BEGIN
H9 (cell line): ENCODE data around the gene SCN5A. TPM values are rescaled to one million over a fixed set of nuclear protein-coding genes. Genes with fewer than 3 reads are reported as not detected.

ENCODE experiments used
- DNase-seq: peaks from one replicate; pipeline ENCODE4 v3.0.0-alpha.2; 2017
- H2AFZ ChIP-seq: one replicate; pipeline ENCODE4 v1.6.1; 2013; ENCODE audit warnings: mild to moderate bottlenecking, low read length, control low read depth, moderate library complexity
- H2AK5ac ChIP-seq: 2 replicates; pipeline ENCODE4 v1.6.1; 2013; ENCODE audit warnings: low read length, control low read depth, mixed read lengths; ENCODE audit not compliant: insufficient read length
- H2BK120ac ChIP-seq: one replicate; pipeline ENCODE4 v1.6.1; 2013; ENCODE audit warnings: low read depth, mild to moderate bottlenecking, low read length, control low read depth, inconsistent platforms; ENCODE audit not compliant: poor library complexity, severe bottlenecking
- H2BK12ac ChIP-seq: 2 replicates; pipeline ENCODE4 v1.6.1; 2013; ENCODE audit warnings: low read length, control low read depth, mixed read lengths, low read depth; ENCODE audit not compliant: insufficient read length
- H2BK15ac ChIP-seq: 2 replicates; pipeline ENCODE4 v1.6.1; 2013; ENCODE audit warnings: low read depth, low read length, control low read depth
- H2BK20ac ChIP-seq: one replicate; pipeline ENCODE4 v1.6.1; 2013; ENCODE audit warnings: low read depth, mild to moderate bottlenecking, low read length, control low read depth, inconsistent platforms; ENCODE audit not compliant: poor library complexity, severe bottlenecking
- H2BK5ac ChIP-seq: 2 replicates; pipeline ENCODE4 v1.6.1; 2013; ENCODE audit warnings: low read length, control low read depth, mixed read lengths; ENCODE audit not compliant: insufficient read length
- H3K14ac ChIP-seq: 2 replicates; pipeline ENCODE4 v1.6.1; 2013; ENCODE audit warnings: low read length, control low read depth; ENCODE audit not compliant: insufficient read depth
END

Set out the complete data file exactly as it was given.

H9 (cell line): ENCODE data around the gene SCN5A. TPM values are rescaled to one million over a fixed set of nuclear protein-coding genes. Genes with fewer than 3 reads are reported as not detected.

ENCODE experiments used
- DNase-seq: peaks from one replicate; pipeline ENCODE4 v3.0.0-alpha.2; 2017
- H2AFZ ChIP-seq: one replicate; pipeline ENCODE4 v1.6.1; 2013; ENCODE audit warnings: mild to moderate bottlenecking, low read length, control low read depth, moderate library complexity
- H2AK5ac ChIP-seq: 2 replicates; pipeline ENCODE4 v1.6.1; 2013; ENCODE audit warnings: low read length, control low read depth, mixed read lengths; ENCODE audit not compliant: insufficient read length
- H2BK120ac ChIP-seq: one replicate; pipeline ENCODE4 v1.6.1; 2013; ENCODE audit warnings: low read depth, mild to moderate bottlenecking, low read length, control low read depth, inconsistent platforms; ENCODE audit not compliant: poor library complexity, severe bottlenecking
- H2BK12ac ChIP-seq: 2 replicates; pipeline ENCODE4 v1.6.1; 2013; ENCODE audit warnings: low read length, control low read depth, mixed read lengths, low read depth; ENCODE audit not compliant: insufficient read length
- H2BK15ac ChIP-seq: 2 replicates; pipeline ENCODE4 v1.6.1; 2013; ENCODE audit warnings: low read depth, low read length, control low read depth
- H2BK20ac ChIP-seq: one replicate; pipeline ENCODE4 v1.6.1; 2013; ENCODE audit warnings: low read depth, mild to moderate bottlenecking, low read length, control low read depth, inconsistent platforms; ENCODE audit not compliant: poor library complexity, severe bottlenecking
- H2BK5ac ChIP-seq: 2 replicates; pipeline ENCODE4 v1.6.1; 2013; ENCODE audit warnings: low read length, control low read depth, mixed read lengths; ENCODE audit not compliant: insufficient read length
- H3K14ac ChIP-seq: 2 replicates; pipeline ENCODE4 v1.6.1; 2013; ENCODE audit warnings: low read length, control low read depth; ENCODE audit not compliant: insufficient read depth